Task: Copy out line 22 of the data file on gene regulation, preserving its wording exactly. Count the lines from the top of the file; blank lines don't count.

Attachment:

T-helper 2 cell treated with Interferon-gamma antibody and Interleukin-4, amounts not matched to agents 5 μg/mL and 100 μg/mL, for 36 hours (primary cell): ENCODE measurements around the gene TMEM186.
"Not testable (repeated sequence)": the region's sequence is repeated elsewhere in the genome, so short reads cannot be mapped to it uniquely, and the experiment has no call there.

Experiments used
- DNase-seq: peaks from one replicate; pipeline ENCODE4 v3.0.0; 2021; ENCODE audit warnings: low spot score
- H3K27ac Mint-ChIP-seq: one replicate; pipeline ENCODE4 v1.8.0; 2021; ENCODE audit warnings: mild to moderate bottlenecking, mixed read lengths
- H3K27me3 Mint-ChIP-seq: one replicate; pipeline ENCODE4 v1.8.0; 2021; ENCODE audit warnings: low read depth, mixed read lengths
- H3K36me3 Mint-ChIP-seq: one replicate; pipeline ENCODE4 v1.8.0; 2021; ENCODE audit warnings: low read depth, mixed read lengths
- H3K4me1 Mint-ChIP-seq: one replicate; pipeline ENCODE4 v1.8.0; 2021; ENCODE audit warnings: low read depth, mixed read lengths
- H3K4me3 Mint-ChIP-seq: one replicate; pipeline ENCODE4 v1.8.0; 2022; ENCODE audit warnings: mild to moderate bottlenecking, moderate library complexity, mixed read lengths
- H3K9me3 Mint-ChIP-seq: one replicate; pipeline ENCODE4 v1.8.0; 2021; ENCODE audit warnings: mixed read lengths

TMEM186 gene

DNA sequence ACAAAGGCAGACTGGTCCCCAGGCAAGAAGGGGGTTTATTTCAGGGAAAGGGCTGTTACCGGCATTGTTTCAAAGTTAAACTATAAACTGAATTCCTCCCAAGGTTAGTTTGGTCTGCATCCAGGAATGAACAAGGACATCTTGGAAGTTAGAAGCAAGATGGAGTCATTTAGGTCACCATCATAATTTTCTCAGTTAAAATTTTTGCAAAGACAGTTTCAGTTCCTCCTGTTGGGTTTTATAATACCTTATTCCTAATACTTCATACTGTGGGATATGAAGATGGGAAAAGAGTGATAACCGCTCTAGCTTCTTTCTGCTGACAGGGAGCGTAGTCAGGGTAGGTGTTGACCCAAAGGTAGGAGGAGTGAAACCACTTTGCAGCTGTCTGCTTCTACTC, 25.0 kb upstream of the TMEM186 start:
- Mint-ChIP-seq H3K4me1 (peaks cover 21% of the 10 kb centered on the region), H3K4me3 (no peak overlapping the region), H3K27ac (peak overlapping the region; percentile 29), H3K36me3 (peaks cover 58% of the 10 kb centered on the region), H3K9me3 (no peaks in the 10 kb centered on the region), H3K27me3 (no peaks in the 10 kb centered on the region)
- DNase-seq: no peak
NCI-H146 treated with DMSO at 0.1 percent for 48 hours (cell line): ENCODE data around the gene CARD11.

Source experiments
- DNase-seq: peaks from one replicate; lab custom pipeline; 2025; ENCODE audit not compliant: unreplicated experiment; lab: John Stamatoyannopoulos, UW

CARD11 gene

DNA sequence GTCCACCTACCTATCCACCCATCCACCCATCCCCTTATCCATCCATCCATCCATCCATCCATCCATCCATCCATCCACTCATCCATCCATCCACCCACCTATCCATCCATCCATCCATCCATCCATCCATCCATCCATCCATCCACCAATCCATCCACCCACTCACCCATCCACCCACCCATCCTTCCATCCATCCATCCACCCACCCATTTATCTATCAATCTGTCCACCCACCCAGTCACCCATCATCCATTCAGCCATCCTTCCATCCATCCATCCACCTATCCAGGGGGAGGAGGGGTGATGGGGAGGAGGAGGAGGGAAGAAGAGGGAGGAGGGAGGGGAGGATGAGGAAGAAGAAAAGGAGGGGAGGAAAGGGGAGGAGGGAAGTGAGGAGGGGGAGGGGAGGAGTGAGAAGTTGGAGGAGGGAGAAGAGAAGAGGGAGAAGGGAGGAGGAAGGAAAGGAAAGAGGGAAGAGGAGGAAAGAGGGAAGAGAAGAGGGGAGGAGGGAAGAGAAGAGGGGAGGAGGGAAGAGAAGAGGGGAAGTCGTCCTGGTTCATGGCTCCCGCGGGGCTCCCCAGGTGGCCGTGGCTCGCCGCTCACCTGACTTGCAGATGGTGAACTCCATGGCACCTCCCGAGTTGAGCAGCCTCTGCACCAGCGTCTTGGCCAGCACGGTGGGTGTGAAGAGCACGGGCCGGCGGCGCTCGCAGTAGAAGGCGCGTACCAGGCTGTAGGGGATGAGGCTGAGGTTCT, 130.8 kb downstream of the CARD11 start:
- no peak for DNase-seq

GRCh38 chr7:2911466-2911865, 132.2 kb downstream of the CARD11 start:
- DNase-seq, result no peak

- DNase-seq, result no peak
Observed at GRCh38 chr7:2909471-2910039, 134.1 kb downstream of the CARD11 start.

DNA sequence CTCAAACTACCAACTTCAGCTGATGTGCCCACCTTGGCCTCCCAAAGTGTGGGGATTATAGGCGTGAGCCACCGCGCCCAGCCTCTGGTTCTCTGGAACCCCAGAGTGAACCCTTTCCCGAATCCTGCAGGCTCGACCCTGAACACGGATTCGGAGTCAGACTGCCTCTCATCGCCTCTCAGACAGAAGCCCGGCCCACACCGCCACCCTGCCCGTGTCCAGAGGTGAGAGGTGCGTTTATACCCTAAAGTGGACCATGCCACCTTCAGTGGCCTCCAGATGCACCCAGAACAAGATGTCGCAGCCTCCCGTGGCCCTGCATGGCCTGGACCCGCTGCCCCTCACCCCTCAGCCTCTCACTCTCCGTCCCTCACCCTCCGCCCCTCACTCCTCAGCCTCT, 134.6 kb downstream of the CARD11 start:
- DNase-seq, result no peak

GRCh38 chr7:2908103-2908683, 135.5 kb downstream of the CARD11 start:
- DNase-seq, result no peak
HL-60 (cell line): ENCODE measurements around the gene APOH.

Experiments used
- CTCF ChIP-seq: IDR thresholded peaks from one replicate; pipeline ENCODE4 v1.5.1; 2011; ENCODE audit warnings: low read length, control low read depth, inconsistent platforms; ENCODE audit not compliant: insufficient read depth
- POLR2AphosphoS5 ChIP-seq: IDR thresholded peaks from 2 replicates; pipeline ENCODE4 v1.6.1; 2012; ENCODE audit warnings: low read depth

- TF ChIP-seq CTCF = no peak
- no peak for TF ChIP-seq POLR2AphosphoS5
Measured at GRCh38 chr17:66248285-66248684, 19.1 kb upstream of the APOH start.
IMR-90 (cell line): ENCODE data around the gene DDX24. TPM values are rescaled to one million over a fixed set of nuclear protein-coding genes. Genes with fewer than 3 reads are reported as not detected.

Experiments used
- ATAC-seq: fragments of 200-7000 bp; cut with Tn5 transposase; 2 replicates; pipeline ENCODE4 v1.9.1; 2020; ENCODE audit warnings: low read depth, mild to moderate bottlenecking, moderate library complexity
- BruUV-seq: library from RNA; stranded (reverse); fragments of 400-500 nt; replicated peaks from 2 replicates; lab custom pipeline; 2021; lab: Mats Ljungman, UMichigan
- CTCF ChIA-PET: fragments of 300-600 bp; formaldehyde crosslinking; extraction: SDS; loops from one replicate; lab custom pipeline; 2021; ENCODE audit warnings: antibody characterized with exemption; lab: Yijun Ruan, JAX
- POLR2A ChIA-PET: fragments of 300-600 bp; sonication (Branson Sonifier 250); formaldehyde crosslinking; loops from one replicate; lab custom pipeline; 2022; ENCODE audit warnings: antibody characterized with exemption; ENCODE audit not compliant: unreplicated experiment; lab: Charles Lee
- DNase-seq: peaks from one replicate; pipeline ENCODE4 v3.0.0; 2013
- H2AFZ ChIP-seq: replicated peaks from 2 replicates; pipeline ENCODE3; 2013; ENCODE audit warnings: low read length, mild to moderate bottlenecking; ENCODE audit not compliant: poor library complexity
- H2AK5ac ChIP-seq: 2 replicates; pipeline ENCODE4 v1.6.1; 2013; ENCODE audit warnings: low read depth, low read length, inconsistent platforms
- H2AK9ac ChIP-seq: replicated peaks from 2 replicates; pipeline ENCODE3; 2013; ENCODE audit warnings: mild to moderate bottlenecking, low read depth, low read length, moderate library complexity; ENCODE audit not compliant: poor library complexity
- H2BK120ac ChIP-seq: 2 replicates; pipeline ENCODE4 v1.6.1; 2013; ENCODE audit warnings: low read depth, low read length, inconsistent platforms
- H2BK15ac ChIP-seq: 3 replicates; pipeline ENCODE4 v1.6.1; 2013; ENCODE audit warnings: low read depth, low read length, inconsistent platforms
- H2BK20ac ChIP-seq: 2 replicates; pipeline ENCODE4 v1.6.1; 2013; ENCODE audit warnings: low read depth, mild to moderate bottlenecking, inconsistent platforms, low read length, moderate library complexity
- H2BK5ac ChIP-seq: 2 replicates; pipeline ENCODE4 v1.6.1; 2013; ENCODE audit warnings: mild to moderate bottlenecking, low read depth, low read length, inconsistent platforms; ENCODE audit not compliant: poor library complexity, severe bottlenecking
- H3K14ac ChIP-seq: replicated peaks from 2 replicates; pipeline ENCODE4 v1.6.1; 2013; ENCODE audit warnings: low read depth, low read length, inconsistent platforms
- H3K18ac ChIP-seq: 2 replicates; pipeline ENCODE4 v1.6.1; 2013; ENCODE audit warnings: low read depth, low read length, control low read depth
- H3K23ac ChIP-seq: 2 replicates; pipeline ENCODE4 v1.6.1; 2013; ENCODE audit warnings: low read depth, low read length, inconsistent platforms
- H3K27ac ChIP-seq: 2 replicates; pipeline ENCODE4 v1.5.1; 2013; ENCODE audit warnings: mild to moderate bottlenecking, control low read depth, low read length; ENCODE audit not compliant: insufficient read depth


- DNase-seq, result no peak